Saturday, 25 June 2011

Review:- Joseph Sheridan Le Fanu – “Uncle Silas ”

Year Published: - 1864
Where the book was from:- My own copy
ISBN: - 978 1 84022 171 8
Pages: - 418pp
Genre: - Victorian Gothic mystery
Location:- Derbyshire
How I came across it: - Reading Victorian literature
Rating: - ***** *****

One sentence summary:- A dramatic and suspenseful account of a young heiress who ends up in the care of her reclusive Uncle Silas, a man once accused of murder.

Describe the plot without giving anything away:-
Young Maud Ruthyn is fascinated by her Uncle Silas but her father will tell nothing about him and forbids his name to be mentioned. Nevertheless, her father is one of the few convinced of his brother’s innocence and it is for his youthful lifestyle that he has been ostracised. Her father employs a terrifying French woman as Maud’s tutor and her life is made Hell for a while. Then circumstances put her in her Uncle’s household and more chilling things happen – deceit, greed and terror but who is doing the deceit is not obvious. Is Uncle Silas the villain or the hero. Only the denouement will make clear..

General comments:- A real page-turner, suspenseful. A tale of entertainment with a rattling good plot and wonderful use of atmosphere and characterisation.


It was winter – that is, about the second week in November – and great gusts were rattling at the windows, and wailing and thundering among our tall trees and ivied chimneys – a very dark night, and a very cheerful fire blazing, a pleasant mixture of good round coal and spluttering dry wood, in a genuine old fireplace, in a sombre old room. (The opening sentence).

There is no dealing with great sorrow as if it were under the control of our wills. It is a terrible phenomenon, whose laws we must study, and to whose conditions we must submit, if we would mitigate it… One of the terrible dislocations of our habits of mind respecting the dead is that our earthly future is robbed of them, and we are thrown exclusively on retrospect. From the long look forward they are removed, and every plan, imagination, and hope henceforth is a silent and empty perspective. But in the past they are all they ever were. Now let me advise all who would comfort people in anew bereavement to talk to them, very freely, all they can, in the way of the dead. They will engage in it with interest, they will talk of their own recollections of the dead, and listen to yours, though they become sometimes pleasant, even laughable. I found it so. It robbed the calamity of something of its supernatural and horrible abruptness….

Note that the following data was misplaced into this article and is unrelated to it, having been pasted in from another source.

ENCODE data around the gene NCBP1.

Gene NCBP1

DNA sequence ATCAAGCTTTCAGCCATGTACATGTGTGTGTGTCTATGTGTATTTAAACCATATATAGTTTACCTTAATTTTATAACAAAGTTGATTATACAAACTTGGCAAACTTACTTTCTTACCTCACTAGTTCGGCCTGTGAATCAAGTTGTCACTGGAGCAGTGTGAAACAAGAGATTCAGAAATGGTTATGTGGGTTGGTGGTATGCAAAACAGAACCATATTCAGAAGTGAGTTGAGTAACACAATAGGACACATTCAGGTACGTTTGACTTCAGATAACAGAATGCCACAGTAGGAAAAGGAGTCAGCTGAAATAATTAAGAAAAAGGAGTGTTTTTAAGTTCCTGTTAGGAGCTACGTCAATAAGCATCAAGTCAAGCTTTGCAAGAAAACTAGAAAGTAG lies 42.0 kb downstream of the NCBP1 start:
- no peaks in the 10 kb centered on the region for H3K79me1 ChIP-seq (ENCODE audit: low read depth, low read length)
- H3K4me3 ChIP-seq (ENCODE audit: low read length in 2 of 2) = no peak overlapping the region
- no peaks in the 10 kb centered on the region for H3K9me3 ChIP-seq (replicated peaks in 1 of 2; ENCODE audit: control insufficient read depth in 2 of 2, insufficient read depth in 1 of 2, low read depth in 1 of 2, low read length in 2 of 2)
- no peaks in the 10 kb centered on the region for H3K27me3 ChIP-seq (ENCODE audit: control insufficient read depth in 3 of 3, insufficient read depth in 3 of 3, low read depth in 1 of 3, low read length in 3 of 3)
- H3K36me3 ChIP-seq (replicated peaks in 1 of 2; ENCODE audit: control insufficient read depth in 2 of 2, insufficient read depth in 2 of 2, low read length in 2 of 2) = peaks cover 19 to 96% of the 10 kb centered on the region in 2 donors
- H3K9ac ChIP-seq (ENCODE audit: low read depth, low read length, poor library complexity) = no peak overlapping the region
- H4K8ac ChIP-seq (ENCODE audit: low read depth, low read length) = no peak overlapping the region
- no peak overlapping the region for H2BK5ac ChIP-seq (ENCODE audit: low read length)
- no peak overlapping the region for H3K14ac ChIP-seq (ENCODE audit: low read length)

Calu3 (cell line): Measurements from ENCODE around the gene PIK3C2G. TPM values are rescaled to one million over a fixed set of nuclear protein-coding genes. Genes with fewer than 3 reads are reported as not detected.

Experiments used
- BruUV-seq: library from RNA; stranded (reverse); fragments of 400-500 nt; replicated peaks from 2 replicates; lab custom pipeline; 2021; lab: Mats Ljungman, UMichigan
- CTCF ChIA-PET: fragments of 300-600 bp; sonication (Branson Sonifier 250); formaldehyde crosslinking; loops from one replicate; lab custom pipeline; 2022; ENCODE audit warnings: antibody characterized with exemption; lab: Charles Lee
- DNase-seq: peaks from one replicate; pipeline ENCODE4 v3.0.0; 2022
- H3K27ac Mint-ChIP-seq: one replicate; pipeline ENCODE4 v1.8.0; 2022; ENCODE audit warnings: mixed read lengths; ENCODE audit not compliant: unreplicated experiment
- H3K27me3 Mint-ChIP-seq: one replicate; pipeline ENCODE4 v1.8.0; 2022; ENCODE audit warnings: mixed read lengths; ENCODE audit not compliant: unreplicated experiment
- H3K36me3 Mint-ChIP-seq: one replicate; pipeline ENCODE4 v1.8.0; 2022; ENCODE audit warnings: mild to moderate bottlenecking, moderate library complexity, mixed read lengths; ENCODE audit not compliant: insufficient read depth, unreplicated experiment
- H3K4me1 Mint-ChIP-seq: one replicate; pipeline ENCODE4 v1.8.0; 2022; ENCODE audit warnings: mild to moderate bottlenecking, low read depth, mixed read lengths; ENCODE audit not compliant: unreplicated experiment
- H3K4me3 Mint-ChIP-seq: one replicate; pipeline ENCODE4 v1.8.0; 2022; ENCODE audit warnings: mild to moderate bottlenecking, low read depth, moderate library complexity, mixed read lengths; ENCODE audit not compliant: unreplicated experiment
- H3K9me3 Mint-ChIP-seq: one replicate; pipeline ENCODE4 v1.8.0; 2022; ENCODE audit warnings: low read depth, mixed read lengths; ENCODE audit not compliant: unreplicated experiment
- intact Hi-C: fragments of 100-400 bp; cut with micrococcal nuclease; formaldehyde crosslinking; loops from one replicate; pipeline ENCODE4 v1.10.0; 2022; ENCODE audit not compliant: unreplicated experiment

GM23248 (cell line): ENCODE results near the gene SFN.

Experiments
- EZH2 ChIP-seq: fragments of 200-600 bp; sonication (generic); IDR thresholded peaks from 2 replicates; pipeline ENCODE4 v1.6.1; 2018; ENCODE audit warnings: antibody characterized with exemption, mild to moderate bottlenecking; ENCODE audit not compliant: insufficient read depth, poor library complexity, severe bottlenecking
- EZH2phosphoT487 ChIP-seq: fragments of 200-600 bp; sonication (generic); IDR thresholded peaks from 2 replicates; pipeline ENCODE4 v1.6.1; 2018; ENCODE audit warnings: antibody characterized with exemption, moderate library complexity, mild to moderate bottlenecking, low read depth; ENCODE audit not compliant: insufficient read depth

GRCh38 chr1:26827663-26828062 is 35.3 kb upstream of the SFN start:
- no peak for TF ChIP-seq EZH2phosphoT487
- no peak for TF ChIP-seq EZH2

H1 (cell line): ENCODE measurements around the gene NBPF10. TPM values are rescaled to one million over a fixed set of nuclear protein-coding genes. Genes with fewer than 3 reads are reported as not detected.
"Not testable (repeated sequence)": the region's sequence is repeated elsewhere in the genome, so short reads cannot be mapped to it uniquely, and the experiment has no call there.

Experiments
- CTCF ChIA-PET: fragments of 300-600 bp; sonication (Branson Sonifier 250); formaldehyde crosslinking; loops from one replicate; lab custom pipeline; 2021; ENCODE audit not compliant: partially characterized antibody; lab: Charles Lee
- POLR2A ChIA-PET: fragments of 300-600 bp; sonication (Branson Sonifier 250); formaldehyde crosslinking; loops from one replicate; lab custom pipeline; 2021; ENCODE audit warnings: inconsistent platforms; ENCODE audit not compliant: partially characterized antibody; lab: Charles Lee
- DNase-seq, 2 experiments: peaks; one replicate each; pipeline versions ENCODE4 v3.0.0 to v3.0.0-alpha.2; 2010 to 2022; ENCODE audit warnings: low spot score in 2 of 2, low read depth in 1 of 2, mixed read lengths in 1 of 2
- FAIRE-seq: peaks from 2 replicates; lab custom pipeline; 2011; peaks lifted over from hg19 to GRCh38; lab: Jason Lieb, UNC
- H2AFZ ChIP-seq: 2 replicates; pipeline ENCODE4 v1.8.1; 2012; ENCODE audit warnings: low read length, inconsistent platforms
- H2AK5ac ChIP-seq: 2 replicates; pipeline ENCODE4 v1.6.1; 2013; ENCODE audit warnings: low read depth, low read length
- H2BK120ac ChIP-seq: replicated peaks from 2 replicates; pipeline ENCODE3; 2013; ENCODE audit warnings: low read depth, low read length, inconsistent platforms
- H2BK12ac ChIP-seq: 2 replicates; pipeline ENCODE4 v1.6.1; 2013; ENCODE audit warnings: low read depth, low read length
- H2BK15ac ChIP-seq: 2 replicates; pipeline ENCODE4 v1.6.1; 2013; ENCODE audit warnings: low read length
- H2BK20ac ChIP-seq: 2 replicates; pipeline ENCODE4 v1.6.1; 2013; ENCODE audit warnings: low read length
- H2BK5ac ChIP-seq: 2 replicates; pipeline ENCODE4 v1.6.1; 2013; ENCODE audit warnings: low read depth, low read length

So till tea-time I had poor Mary Quince, with her gushes of simple prattle and her long fits of vacant silence, for my companion. And such a one who can con over by rote the old friendly gossip about the dead, talk about their ways, and looks, and likings, without much psychological refinement, but with simple admiration and liking that never measured them critically, but always with faith and lo9ve, is in a general about as comfortable a companion as one can find for the common moods of grief.

It was now the stormy equinoctial weather that sounds the wild dirge of autumn, and marches the winter in…

Of course, a young lady of a well-regulated mind cannot possibly care a pin about anyone of the opposite sex until she is well assured that he is beginning, at least, to like her better than all the world beside; but I could not deny to myself that I was rather anxious to know more about Lord Ilbury than I actually did know.

For my part, I really can’t see the advantage of being the weaker sex if we are always to be strong as our masculine neighbours.

AUTHOR Notes:- Joseph Thomas Sheridan Le Fanu (28 August 1814 – 7 February 1873) was an Irish writer of Gothic tales and mystery novels. He was the premier ghost story writer of the nineteenth century and had a seminal influence on the development of this genre in the Victorian era.


  1. I've spent the past half hour visiting your blogs and have been enchanted--so much so that I'll be back soon.

    I simply must try Trollope. Which novel would you recommend for a reader who has yet to read him?


  2. Thanks Judith - much appreciated. I think I'd recommend The Warden - the first of the Barsetshire Chronicles. It's not too long so you can get a good flavour of his writing without worrying about whether you can plough through a longer book. Once I read that I was hooked.

  3. Thanks for the tip about The Warden! I'll order it from the library or through inter-library loan.



Hello folks - your comments are always welcome.